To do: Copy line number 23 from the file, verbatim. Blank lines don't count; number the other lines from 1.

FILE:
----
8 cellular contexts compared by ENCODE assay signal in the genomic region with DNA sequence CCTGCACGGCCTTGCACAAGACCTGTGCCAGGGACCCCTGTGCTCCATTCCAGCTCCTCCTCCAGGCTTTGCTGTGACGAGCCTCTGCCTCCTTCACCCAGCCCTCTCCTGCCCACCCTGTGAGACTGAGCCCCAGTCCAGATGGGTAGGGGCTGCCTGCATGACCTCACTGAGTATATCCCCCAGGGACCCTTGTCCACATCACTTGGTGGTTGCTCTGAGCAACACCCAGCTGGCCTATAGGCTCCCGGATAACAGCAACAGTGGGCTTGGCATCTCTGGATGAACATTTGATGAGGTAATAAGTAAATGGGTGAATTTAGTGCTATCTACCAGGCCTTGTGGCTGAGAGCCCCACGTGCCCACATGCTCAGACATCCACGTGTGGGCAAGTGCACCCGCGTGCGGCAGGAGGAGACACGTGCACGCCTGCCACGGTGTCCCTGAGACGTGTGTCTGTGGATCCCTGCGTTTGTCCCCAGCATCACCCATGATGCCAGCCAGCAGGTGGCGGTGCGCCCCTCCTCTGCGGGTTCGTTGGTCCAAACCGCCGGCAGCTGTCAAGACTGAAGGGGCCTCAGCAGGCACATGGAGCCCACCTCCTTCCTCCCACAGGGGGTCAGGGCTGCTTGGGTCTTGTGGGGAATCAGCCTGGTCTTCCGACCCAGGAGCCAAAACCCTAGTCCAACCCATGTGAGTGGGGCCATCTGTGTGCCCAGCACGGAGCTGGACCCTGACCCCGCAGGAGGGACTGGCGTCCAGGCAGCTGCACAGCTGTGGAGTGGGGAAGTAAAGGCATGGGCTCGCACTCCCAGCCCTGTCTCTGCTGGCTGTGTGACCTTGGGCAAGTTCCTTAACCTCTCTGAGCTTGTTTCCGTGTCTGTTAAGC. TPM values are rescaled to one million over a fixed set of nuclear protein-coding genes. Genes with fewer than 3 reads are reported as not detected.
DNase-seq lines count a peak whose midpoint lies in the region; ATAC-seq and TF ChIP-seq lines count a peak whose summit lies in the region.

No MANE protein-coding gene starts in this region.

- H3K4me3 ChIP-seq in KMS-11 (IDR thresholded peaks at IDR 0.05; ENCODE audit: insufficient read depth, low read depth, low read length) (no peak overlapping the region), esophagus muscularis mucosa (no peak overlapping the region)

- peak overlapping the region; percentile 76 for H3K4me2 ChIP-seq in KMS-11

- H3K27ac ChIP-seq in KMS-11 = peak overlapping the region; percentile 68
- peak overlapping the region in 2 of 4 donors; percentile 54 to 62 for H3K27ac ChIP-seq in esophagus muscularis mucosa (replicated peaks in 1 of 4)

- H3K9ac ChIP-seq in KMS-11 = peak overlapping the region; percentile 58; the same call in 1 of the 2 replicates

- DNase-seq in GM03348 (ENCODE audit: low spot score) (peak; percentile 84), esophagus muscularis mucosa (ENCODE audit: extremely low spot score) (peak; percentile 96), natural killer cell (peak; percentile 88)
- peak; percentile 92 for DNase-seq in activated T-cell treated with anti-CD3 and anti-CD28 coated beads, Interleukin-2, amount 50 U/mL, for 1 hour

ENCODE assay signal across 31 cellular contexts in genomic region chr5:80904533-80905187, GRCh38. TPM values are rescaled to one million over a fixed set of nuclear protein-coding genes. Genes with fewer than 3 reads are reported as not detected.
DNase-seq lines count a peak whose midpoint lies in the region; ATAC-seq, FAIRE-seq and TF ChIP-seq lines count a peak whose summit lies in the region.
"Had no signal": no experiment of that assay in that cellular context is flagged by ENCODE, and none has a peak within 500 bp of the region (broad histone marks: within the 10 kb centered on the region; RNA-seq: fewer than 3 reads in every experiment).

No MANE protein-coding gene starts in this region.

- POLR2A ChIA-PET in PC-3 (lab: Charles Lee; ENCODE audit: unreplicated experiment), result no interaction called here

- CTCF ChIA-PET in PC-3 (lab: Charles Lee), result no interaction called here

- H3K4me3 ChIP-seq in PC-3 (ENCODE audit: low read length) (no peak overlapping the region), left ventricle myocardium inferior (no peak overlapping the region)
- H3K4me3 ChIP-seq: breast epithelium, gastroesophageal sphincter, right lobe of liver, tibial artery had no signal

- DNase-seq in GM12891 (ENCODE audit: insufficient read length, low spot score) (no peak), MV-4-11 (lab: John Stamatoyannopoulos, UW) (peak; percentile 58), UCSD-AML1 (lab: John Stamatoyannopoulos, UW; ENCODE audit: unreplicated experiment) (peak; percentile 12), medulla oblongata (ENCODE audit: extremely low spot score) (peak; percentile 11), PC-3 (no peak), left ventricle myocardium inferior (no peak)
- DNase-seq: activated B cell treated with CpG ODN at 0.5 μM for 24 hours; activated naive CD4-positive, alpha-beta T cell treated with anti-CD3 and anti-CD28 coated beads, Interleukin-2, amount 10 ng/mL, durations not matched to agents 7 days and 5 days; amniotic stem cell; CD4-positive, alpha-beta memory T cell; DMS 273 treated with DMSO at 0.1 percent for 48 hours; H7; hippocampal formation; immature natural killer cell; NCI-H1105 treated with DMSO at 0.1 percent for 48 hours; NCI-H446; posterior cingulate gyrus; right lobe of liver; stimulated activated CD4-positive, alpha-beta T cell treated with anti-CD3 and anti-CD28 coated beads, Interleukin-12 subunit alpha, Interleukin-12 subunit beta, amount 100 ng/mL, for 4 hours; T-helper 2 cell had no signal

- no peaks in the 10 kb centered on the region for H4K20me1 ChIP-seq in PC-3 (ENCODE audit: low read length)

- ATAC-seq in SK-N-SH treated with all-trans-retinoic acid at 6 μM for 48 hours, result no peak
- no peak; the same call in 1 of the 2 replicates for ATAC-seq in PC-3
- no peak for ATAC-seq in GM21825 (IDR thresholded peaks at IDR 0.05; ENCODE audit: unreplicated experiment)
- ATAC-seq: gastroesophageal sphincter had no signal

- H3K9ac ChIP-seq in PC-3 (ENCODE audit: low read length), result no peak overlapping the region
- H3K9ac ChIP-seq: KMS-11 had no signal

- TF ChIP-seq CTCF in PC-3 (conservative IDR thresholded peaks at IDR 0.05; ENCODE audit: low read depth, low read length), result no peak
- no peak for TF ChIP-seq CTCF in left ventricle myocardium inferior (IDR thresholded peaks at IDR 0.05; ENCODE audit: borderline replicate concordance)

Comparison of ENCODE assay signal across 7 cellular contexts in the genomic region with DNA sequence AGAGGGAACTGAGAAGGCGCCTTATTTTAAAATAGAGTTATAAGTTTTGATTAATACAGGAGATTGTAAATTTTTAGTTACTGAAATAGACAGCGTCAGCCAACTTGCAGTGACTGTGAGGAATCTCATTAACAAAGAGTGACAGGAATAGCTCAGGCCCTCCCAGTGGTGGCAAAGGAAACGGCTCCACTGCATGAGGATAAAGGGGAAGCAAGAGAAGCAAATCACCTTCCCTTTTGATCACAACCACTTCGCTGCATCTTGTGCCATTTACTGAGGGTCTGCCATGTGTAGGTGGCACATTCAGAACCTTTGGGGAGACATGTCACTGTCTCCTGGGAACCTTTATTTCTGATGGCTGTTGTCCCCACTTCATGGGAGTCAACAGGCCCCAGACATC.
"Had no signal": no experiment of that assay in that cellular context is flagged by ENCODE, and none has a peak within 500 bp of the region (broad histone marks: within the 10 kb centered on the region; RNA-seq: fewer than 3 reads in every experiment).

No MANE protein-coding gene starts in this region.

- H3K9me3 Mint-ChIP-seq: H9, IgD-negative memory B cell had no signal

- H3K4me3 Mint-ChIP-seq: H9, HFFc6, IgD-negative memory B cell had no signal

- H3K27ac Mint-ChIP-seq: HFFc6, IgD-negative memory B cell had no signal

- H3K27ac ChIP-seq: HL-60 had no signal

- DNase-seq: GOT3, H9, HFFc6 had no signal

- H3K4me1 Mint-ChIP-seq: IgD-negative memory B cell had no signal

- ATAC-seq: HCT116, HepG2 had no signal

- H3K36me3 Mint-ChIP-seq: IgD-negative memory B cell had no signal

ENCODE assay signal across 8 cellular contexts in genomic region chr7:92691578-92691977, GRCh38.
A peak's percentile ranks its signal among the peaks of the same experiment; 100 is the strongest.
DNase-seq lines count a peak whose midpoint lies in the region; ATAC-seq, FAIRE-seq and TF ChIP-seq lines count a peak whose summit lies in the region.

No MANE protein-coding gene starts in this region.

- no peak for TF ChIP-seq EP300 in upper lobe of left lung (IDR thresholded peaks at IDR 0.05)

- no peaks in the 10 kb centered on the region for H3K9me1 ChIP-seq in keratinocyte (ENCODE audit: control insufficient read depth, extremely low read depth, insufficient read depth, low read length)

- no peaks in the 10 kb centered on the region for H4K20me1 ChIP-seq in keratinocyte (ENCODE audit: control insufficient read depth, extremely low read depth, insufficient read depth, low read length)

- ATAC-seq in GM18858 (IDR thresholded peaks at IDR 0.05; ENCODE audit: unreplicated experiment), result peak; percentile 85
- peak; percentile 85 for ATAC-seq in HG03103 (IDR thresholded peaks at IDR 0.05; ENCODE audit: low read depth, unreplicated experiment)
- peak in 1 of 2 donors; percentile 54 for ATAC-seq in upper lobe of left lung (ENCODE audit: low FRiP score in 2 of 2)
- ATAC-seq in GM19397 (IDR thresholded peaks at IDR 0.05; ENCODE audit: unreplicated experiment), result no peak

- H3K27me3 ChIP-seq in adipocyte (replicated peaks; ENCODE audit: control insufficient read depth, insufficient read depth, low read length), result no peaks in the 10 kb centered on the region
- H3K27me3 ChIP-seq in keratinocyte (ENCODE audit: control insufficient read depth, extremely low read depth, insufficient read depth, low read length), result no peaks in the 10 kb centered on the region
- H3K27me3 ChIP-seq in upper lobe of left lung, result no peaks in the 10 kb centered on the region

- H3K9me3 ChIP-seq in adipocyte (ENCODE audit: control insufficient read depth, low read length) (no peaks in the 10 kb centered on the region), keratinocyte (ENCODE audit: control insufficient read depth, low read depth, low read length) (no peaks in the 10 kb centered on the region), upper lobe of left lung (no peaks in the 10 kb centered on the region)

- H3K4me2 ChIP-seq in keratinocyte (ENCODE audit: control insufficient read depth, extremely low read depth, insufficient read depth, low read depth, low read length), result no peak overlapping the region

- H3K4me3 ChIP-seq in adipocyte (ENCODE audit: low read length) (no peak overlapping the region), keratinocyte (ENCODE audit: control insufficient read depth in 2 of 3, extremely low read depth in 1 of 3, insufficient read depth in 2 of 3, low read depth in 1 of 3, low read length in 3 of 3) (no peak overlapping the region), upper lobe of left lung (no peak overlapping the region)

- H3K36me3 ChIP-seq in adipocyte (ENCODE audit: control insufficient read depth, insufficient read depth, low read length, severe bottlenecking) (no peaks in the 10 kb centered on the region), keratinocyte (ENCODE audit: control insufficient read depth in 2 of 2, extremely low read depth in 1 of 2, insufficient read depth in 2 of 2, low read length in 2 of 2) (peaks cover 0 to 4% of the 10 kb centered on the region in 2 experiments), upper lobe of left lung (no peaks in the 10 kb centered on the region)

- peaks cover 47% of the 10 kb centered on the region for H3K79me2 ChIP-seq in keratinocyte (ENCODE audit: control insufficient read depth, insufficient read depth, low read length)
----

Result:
- no peak; the same call in 1 of the 2 replicates for ATAC-seq in PC-3